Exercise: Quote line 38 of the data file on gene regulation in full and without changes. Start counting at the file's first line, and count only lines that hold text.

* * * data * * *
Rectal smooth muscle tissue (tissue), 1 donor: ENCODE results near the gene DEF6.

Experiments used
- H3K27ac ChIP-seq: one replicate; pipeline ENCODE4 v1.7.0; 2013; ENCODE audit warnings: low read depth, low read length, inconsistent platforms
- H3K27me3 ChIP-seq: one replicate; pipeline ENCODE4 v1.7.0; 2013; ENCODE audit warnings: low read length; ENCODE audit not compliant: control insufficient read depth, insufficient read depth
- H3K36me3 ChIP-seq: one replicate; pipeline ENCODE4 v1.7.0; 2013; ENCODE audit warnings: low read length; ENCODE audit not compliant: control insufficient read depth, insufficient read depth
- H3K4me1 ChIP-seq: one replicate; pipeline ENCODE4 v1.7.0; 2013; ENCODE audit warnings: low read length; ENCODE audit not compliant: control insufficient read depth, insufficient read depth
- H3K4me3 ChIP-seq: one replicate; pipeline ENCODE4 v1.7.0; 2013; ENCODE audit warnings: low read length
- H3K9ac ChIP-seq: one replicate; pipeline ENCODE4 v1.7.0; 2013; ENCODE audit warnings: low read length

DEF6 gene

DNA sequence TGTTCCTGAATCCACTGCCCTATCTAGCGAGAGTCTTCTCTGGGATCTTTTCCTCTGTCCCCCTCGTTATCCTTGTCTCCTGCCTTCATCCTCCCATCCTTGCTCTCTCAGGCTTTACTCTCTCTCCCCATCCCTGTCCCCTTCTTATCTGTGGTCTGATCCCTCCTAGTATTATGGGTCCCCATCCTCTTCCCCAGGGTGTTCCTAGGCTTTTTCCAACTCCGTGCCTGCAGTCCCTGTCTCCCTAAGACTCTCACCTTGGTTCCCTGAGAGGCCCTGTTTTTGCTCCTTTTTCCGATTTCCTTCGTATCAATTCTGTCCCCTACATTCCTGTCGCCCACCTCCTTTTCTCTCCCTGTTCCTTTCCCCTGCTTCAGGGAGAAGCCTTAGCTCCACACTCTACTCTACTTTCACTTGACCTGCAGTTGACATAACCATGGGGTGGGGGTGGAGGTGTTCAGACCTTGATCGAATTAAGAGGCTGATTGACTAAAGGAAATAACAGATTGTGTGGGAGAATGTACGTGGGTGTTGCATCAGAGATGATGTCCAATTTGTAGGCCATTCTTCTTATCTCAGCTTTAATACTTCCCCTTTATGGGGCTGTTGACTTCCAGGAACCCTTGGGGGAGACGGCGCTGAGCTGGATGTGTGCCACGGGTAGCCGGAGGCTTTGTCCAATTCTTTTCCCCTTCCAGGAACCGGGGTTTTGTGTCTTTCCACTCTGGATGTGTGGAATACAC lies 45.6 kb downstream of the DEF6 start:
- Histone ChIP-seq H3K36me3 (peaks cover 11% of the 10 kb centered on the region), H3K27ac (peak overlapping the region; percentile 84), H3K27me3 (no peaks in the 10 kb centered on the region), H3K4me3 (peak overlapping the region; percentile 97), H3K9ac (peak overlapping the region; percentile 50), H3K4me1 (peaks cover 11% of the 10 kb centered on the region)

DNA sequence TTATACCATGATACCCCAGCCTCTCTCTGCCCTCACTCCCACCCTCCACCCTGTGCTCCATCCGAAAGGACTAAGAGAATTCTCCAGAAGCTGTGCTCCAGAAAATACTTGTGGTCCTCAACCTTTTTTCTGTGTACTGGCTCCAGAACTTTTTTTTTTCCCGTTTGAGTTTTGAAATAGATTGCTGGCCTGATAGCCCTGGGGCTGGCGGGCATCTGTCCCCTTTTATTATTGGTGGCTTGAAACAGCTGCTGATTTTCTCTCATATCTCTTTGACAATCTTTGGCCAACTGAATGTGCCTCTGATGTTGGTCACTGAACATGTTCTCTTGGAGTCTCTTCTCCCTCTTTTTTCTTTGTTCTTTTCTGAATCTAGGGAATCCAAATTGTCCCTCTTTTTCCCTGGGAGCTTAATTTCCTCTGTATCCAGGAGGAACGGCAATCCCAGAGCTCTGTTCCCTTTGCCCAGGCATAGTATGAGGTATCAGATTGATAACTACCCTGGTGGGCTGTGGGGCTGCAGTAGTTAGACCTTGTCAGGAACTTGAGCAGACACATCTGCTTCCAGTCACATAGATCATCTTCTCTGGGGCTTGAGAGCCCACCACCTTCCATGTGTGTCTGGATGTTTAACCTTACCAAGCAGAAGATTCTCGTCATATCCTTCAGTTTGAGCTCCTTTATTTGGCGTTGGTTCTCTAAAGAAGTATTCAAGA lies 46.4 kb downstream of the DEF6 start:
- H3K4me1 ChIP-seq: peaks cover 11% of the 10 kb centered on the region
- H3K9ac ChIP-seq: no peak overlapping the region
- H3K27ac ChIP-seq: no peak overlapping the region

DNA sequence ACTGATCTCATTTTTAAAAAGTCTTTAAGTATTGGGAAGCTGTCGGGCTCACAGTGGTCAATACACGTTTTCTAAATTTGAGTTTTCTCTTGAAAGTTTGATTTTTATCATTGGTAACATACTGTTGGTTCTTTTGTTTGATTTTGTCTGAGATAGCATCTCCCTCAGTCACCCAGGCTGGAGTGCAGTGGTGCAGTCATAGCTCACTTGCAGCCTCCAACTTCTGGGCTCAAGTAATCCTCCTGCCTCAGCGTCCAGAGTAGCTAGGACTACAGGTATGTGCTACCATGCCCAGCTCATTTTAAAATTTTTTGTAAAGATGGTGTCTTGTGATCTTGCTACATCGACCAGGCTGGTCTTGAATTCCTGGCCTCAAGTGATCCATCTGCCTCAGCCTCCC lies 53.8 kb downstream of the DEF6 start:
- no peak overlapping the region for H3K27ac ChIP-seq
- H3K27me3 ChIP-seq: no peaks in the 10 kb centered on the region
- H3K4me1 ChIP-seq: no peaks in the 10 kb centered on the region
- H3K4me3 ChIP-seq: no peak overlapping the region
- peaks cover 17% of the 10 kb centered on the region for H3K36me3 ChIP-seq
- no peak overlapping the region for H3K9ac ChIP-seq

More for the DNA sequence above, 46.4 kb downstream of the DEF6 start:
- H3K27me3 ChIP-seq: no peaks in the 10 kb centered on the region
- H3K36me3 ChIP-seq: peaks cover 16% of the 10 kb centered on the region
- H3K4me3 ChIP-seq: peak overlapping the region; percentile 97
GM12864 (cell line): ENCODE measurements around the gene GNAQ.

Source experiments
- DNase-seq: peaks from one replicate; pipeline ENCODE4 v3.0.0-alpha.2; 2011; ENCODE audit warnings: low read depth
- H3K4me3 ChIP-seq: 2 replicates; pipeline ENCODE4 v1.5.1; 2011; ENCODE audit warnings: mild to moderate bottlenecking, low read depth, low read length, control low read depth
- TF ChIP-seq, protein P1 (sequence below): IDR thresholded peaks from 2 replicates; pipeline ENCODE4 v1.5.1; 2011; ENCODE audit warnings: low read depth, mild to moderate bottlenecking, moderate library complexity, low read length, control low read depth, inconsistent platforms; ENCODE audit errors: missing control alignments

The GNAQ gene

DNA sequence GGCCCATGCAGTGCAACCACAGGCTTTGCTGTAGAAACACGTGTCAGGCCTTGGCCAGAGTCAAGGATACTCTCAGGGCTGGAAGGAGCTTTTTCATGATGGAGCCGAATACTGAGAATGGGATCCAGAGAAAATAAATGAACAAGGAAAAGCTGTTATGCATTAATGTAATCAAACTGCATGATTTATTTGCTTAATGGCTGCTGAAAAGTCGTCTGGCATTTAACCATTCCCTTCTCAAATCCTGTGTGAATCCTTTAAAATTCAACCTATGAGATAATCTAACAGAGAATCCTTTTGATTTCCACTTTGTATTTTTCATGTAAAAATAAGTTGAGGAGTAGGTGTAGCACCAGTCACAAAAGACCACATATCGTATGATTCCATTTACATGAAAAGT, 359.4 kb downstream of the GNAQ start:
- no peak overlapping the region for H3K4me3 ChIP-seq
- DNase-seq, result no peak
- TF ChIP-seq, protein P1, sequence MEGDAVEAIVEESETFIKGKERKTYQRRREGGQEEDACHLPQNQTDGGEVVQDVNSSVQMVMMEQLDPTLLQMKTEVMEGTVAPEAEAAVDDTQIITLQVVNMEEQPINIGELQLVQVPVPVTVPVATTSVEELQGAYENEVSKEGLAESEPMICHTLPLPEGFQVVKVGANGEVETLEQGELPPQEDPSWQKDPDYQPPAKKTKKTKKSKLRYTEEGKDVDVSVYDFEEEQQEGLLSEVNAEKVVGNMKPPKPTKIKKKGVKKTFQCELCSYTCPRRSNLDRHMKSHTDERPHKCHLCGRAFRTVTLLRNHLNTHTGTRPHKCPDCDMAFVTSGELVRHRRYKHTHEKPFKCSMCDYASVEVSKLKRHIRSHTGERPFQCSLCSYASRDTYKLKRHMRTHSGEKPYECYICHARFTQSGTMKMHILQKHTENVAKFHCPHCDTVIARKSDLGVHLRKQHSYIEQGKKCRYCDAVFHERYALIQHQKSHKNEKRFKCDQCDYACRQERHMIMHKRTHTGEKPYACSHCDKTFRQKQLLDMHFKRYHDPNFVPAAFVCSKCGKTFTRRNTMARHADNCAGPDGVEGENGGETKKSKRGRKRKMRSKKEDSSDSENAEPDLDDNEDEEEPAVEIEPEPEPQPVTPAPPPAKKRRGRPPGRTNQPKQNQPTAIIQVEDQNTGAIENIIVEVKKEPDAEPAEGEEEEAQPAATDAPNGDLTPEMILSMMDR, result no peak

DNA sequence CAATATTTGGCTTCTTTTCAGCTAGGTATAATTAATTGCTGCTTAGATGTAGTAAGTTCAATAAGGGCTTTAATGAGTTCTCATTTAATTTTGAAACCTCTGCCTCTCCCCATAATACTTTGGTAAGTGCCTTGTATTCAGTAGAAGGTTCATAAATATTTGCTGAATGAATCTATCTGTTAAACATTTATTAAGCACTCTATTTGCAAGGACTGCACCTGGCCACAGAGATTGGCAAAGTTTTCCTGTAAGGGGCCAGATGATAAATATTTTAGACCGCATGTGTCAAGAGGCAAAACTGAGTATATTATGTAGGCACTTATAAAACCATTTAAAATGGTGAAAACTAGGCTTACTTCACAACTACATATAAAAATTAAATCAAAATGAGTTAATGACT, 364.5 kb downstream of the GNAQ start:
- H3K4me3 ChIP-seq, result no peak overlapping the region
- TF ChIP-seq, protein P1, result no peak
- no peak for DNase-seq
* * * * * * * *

- H3K4me3 ChIP-seq, result no peak overlapping the region